I run my fingers over the paper face on the recruiting poster. The army’s human weapon, shot then cast aside. How do soldiers – trained, ordered, paid to kill – come home and never kill again? Would my thirst for blood, power, violence be slaked by being that weapon, a pawn in someone else’s dangerous game? I think not. But I will meet with this Sgt. Masterson on the morrow. Perhaps become this man’s first female recruit.
My fingers glide across the poster. One claw rips through the soldier’s neck exposing the red brick underneath. My gaze lingers on the words under his feet. Serve the country that has rejected me, relegated me to this half-life, this lonely, nocturnal existence? Why do I torture myself with dreams of acceptance? Anger rises, my flesh radiates the heat. The edges of the poster curl and blacken. I draw away before it can become a flame.
Leaving the decapitated soldier behind, I venture out of the darker alley onto the main street of shops dimly lit by the flickering gas lamps. Time for a little window shopping.
The speculative elements intrigue me, and the story obviously depends on them, which is a Good Thing. The author isn't making me wait either, thereby bypassing a common slush issue. I like the heat radiating flesh, the thirst for violence, the claws. Also, the bitterness and anger indicates conflict even though the character is alone.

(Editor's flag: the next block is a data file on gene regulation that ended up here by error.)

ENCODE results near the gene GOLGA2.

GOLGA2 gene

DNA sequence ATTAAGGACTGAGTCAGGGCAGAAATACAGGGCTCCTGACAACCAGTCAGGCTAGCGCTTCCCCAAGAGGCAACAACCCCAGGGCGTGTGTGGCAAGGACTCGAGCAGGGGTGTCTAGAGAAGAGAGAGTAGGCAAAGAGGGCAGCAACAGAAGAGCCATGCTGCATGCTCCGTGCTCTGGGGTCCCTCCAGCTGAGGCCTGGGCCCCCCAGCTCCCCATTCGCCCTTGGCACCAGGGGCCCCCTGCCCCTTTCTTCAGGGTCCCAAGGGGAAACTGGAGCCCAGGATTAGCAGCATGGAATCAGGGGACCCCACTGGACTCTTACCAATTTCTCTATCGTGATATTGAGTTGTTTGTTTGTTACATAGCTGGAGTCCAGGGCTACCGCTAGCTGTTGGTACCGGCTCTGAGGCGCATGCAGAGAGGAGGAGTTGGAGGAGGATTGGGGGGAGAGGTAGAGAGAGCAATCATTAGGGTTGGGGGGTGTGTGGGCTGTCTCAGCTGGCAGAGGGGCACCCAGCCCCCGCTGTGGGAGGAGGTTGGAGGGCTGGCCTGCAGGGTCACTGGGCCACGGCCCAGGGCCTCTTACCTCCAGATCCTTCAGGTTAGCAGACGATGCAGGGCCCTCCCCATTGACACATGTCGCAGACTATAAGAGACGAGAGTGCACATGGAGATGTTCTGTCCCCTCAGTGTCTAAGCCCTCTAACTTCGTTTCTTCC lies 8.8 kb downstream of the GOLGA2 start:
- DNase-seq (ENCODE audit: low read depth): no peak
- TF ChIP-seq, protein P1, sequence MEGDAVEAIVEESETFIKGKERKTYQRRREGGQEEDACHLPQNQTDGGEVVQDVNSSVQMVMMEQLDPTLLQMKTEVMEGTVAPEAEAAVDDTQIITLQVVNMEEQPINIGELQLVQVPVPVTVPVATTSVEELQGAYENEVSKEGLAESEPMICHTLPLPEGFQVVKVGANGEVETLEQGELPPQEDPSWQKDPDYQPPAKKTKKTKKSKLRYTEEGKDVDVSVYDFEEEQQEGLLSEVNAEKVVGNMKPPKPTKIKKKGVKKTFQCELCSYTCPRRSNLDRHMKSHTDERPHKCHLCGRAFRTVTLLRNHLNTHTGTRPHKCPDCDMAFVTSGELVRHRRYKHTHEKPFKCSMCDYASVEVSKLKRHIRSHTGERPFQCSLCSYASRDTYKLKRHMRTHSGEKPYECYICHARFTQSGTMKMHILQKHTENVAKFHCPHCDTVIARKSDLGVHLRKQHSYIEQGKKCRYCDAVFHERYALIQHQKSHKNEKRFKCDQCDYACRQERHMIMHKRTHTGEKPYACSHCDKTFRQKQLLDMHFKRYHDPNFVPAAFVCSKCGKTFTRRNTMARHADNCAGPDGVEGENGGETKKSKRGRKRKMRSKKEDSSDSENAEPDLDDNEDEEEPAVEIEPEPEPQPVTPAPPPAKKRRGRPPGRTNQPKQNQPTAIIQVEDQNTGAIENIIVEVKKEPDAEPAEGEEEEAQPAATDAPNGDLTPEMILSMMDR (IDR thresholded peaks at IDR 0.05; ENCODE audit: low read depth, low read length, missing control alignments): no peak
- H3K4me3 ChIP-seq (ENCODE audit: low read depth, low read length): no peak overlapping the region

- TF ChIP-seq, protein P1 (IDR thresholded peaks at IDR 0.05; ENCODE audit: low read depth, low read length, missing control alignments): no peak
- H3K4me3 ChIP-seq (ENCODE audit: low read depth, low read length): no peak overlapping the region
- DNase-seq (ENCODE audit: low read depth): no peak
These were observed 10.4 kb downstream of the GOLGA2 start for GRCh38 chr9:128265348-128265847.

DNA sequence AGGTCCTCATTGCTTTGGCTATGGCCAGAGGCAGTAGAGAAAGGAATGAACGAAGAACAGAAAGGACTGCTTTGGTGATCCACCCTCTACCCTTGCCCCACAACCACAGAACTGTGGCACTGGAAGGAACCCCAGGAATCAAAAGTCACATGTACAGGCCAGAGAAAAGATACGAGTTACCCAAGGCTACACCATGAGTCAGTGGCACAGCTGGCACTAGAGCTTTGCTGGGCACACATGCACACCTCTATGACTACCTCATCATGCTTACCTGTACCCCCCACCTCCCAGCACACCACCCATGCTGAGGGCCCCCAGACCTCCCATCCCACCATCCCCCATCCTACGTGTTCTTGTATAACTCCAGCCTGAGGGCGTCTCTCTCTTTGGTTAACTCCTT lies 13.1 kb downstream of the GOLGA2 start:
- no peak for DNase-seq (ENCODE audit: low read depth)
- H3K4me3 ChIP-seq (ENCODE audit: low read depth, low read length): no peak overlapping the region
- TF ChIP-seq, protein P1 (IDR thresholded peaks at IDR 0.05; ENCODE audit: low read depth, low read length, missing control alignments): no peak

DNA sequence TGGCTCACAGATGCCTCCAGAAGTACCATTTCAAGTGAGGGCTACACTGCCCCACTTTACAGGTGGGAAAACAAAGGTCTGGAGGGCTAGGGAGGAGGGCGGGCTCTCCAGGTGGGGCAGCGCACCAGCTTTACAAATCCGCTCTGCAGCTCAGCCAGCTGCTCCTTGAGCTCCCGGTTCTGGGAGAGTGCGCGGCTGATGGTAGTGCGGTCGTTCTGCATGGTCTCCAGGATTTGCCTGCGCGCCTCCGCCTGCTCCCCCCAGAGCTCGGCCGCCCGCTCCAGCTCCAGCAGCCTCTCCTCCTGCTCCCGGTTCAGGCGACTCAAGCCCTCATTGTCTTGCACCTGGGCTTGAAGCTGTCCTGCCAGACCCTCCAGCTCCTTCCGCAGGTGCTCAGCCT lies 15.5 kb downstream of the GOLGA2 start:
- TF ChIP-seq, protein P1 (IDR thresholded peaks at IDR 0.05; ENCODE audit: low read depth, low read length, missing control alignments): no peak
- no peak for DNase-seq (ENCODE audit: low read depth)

I'd probably keep reading, but--and its a big one--I'd be wondering what this little display (all she really does is tear up a poster) has to do with the story. I'm already wondering if this is where the story begins. We have a vague problem with the right degree of complication--she wants to get recruited and go to war to ease her thirst for violence, but she's a creature, and a female one at that. (If she felt a bit torn over her violent tendencies, it might add something--or not. I like me some dark characters so I'm cool with it.) But is it enough? We'd have to see how it plays out. "Going to war" doesn't seem as exciting and conflict-ridden as "being at war " or even "returning home from war." Just a thought.
I'm also seeing a lot of internal narrative--especially questions--substituted for concrete action. I'm wondering if her bitterness and thirst for violence could be better shown. I greatly prefer action over internal narrative, especially in short stories, because I feel internal narrative can do a lot of the fun work for readers. I've mentioned this before, and my fellow editors don't always agree with me, but I rank internal narrative right up there with telling: a little goes a long way. I'd be asking this author what can she do to show this creature's thirst for violence and seeming internal conflict over it via action?
There's enough hints at scene setting:the brick wall, the gas lamps, recruiting a first female, the poster, to satisfy me for a first page, but I'd want it nailed down pretty quick. Generally good work here, though. Thanks so much for playing!!
I've got lots more so keep reading and commenting. The participation in the comment thread has been the most fun, especially when folks kindly disagree. :)